It further declared that after 00:01 GMT on 27 April, specified military assets and installations would be subject to air strikes if any Bosnian Serb heavy weapons remained within a 20-kilometre exclusion zone around the centre of Gorazde. Regarding other UN-designated safe areas (Bihac, Srebrenica, Tuzla, and Zepa), the Council authorised air strikes if these areas were attacked by heavy weapons from any range. These other safe areas could also become exclusion zones if, in the common judgement of the NATO and UN Military Commanders, there was a concentration or movement of heavy weapons within a radius of 20 kilometres around them. These measures would be carried out using agreed coordination procedures with UNPROFOR (the so-called "dual key" system).

On 5 August, NATO aircraft attacked a target within the Sarajevo Exclusion Zone at the request of UNPROFOR. The air strikes were ordered following agreement between NATO and UNPROFOR, after weapons were seized by Bosnian Serbs from a weapons collection site near Sarajevo. On 22 September, following a Bosnian Serb attack on an UNPROFOR vehicle near Sarajevo, NATO aircraft carried out an air strike against a Bosnian Serb tank, at the request of UNPROFOR.

On 28 October 1994, following meetings in New York between UN and NATO officials, a joint statement was issued on understandings which had been reached concerning the use of NATO air power in Bosnia-Herzegovina in support of the relevant UN resolutions.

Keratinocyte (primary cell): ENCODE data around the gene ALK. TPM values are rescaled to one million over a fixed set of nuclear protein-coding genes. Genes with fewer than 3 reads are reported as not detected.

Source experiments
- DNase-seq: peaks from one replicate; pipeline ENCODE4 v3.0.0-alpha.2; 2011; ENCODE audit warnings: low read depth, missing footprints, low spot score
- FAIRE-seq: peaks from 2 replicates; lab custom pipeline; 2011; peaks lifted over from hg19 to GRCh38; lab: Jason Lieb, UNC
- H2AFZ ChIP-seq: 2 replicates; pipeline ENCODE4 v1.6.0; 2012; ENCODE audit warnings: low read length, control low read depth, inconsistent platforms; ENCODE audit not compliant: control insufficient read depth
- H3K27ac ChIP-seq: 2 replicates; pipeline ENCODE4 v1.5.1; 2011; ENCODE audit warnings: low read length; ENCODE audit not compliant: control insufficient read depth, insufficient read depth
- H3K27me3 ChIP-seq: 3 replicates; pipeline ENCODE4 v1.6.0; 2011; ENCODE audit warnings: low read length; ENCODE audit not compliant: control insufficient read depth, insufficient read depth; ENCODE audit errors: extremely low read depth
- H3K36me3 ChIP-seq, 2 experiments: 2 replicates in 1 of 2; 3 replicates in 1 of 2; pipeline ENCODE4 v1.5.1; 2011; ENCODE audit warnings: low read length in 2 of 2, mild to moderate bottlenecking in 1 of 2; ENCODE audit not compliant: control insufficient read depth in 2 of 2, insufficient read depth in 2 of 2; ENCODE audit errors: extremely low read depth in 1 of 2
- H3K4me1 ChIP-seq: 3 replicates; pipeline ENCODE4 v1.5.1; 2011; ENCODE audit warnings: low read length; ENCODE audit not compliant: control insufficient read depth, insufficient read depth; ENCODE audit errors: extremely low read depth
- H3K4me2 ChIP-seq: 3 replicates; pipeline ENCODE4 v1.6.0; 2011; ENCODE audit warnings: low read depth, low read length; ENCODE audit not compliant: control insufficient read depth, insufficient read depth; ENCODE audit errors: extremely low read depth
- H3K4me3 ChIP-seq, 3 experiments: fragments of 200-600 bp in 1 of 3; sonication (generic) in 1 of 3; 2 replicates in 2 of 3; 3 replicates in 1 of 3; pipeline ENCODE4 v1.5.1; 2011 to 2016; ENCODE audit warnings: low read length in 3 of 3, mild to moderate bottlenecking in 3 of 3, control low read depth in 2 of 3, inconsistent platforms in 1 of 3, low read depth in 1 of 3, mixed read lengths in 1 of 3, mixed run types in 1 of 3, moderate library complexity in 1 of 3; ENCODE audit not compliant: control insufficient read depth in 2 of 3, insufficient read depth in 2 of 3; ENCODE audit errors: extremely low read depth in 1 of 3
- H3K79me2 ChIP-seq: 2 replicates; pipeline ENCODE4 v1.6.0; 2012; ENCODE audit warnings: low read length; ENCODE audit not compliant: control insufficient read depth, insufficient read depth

On 21 November 1994, NATO aircraft attacked the Udbina airfield in Serb-held Croatia. The air strike, conducted at the request of and in close coordination with UNPROFOR, was in response to recent attacks launched from that airfield against targets in the Bihac area of Bosnia-Herzegovina. It was carried out under the authority of the North Atlantic Council and United Nations Security Council Resolution 958.

Attacks on two NATO aircraft were launched from a surface-to-air missile site south of Otoka, in north-west Bosnia-Herzegovina. Following reconnaissance missions which demonstrated that the site posed a continued threat to aircraft participating in "Deny Flight", and in accordance with self-defence measures previously announced, an air strike was conducted against this site by NATO aircraft, in close coordination with UNPROFOR, on 23 November 1994.

On 24 November 1994, the North Atlantic Council also decided that NATO air power could be used, under the provisions of United Nations Security Council Resolution 958, against aircraft flying in Croatian air space which have engaged in attacks on or which threaten UN safe areas, subject to making arrangements with the Croatian authorities.

Capt. Scott F. O'Grady's F-16 was shot down by a surface-to-air missile south of the Bosnian city of Banja Luka 02 June 1995. He evaded capture by Bosnian Serb forces for six days before his rescue June 8 by a Marine Corps search and rescue team with multinational support. The mission O'Grady flew brought the eyes of the nation upon him at a time of national mourning over the Oklahoma City bombing. America needed a hero, and Scott O'Grady was that man. For six days the nation held it's breath while efforts were conducted to ascertain his whereabouts and condition, and to arrange for his rescue. On the sixth day in a daring operation, the Army, Navy, Air Force and Marines combined their efforts and successfully rescued him -- twenty-five pounds lighter, dehydrated and physically reduced by severe hypothermia. The NATO multinational effort included support from about 40 aircraft including F-16C, F-15E, EF-111, A-10, KC-135R, HC-130 and MH-53J.